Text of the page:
The spine of The Agony and the Ecstasy of Phil Spector, a 2007 interview with the legendary pop-music producer as he stood trial for murder in the death of actress Lana Clarkson, exposes the subject’s overweening ego, long-held personal grudges, and monumental paranoia. For those who take his subsequent conviction (in a second trial) at face value, Spector plausibly fills the role of a malignant, possibly deranged creep: With his rheumy eyes and unflattering bowl cut, and decked out in a garish red shirt and striped suit, he needs only to declare, steeped in 50 years of bitterness, that the high schoolers who ostracized him are “all nothing, they’re all typical” to seemingly complete a damning case study before the lens.
Ultimately, the challenge for Vikram Jayanti’s documentary is to comment seriously on the dissonance between great art and a damaged, possibly homicidal man who forged it. Conducted in the impresario’s L.A. mansion (a few yards from the piano on which he recorded John Lennon’s “Imagine”), Jayanti’s dialogue with his subject falls well short of interrogation, ignoring topics like Spector’s apparent mania for guns; it does prompt a singular oral autobiography of an epochal pop maestro, whose “little symphonies for the kids” are readily compared by Spector himself to the works of Bach and Leonardo—adding with a half-smile, “he said, modestly.” By juxtaposing reminiscences and archival clips of the producer’s 1958-72 prime with on-screen critical text by rock journalist Mick Brown, which strives to be a sort of artistic psychohistory, and footage of the onetime chart wunderkind squirming in the courtroom, The Agony and the Ecstasy has in its sights an understanding of Spector, if not an interest in arguing his guilt or innocence in Clarkson’s death. It wants to reconcile his “wall of sound” genius with his dark, violent urges, and despite Brown’s contention that they “stem from the same source,” the film falls short here, more often luxuriating in its interviewee’s venom and self-regard.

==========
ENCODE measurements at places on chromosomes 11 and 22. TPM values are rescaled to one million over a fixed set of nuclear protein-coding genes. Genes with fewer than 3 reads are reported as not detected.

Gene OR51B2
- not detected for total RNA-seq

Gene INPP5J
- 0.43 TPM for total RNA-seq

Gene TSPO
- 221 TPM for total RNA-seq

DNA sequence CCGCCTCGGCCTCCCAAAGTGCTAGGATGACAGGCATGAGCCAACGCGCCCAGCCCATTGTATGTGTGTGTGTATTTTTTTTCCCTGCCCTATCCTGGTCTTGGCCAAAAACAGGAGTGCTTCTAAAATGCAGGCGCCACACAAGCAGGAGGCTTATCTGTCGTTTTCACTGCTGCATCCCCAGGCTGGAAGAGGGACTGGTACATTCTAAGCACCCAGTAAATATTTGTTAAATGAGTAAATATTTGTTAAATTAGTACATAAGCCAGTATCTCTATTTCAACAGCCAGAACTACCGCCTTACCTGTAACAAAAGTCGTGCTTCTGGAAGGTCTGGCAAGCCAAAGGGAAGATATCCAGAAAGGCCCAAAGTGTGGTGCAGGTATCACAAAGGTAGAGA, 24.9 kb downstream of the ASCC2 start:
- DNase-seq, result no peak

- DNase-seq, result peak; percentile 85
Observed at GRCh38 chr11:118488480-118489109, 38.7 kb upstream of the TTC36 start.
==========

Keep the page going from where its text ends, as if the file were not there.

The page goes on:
The still-thrilling sounds of those ’60s records by the Ronettes and the Crystals, along with those girl groups’ appearances on jukebox TV shows of the era in front of squealing, hand-jiving teen audiences, are augmented by Spector’s verbal salvos. Until he worked with Ike and Tina Turner, he maintains, he was frustrated that “every artist I recorded couldn’t do shit on stage.” The Beach Boys’s landmark “Good Vibrations,” he huffs, “is an edit record.” He still is upset (somewhat reasonably) by Martin Scorsese’s unauthorized appropriation of “Be My Baby” for Mean Streets. Denying a reputation for being difficult, he points out that he’s been a loner, with bodyguards, since his teens (“I’m unapproachable, so how can I be difficult?”).
Jayanti’s needle-drops on Spector’s greatest hits make their share of ironic points from the first scene’s use of “He Hit Me (And It Felt Like a Kiss),” but as the trial’s closing arguments deal with stark forensic evidence of blood spattering and bullet trajectory, the defendant’s intercut account of how he alchemized the Beatles’s jumbled studio tapes into Let It Be is simply overwhelmed, and rendered irrelevant by the context. (Inclusion of an underwhelming Clarkson audition reel, meant to recast the struggling actress as a comedian, is perhaps a nastier misstep.) Spector at last seems like a more haunted, dangerous brother to his collaborator Lennon. Speaking of his lack of surprise at John’s murder, Phil neutrally asserts that given the Beatle’s iconic status and lack of security, “It only takes a moment…It happens.”